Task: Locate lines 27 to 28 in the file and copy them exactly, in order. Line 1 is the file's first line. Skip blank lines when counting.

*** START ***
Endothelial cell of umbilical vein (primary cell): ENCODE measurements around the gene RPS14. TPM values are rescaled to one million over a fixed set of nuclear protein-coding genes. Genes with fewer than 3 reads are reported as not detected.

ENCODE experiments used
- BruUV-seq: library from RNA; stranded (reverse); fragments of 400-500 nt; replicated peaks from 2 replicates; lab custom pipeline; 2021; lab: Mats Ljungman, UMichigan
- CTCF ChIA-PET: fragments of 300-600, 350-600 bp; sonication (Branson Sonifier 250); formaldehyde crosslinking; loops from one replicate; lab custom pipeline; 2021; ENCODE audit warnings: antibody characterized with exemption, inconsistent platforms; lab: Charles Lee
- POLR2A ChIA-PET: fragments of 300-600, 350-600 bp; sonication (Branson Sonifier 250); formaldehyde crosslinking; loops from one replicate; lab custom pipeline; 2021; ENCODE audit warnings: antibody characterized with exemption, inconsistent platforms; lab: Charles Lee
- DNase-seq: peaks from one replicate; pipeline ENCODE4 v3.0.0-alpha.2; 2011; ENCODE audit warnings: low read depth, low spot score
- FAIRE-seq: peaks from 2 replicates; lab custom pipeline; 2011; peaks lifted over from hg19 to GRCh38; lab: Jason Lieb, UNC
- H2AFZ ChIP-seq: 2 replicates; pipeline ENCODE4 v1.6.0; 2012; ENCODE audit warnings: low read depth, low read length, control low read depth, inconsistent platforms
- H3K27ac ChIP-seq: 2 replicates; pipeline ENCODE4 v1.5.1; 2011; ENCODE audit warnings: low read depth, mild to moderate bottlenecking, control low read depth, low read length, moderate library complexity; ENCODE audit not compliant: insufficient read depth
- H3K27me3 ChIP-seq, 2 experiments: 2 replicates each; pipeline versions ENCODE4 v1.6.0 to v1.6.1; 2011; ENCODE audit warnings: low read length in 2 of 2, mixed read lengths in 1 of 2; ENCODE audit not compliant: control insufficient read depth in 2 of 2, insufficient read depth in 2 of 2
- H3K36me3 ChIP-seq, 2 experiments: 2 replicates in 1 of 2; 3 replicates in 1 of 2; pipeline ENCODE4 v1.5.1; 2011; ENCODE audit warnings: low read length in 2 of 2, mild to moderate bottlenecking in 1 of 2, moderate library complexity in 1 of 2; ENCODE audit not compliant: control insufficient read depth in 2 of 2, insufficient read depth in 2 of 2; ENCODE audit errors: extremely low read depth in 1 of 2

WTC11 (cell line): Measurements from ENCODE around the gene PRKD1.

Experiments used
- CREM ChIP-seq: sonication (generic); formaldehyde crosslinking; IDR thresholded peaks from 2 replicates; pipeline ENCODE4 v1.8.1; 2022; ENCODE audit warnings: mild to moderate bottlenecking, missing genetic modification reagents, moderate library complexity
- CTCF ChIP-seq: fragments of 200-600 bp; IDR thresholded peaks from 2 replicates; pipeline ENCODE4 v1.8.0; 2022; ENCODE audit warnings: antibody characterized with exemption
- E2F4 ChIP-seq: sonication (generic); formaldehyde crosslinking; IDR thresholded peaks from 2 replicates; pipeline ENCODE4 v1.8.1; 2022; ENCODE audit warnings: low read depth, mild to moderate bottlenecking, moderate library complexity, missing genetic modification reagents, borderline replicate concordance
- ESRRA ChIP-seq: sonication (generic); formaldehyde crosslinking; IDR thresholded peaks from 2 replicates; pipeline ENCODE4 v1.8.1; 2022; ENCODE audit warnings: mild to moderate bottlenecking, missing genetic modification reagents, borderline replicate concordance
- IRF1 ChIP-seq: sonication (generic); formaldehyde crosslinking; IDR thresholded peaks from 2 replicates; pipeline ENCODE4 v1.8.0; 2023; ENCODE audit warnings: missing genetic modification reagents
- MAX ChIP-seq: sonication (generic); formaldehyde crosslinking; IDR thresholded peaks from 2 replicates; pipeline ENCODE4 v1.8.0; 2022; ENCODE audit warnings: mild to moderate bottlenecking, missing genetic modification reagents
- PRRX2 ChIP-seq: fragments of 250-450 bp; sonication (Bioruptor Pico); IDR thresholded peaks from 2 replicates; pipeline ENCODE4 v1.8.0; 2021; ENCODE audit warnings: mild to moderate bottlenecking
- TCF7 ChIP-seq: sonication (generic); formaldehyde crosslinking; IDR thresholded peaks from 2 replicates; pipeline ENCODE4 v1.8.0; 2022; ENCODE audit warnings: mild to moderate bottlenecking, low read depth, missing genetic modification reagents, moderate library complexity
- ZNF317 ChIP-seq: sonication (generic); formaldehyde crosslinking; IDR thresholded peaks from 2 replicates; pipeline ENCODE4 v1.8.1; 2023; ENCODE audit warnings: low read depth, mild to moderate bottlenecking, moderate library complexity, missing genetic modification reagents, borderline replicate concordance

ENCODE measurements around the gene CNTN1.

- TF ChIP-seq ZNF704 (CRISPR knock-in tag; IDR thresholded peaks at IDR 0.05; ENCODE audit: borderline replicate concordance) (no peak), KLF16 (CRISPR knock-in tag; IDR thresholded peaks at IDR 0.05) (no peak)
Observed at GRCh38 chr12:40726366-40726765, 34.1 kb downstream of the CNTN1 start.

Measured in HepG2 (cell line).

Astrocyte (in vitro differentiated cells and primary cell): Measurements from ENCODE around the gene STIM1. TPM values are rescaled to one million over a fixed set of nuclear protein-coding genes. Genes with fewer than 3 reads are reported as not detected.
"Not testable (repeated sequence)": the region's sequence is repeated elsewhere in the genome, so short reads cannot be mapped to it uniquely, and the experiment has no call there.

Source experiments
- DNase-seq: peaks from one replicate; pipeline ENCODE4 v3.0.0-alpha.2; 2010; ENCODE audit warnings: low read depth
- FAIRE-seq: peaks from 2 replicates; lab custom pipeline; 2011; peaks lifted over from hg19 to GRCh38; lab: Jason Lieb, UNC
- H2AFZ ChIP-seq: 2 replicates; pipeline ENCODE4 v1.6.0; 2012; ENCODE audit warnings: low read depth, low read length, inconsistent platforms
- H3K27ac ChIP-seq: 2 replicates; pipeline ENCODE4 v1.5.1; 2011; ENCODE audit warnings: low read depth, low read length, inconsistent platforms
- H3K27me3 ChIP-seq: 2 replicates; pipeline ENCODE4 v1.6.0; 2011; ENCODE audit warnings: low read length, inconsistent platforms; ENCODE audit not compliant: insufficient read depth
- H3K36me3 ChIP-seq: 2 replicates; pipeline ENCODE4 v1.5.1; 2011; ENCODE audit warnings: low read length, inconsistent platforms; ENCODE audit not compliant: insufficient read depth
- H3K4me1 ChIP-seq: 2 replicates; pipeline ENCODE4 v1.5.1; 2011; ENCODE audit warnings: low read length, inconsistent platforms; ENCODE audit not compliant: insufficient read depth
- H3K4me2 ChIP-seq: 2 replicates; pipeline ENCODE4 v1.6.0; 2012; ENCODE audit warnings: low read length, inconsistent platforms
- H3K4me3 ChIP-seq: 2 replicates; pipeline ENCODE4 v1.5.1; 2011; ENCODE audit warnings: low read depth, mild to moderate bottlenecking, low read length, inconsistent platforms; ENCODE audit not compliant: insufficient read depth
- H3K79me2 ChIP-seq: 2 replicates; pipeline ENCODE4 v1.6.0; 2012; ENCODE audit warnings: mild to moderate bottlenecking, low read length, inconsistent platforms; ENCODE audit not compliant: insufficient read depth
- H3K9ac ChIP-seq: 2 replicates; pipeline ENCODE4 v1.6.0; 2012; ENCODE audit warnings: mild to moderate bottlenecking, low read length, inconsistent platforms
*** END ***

Astrocyte (in vitro differentiated cells and primary cell): Measurements from ENCODE around the gene STIM1. TPM values are rescaled to one million over a fixed set of nuclear protein-coding genes. Genes with fewer than 3 reads are reported as not detected.
"Not testable (repeated sequence)": the region's sequence is repeated elsewhere in the genome, so short reads cannot be mapped to it uniquely, and the experiment has no call there.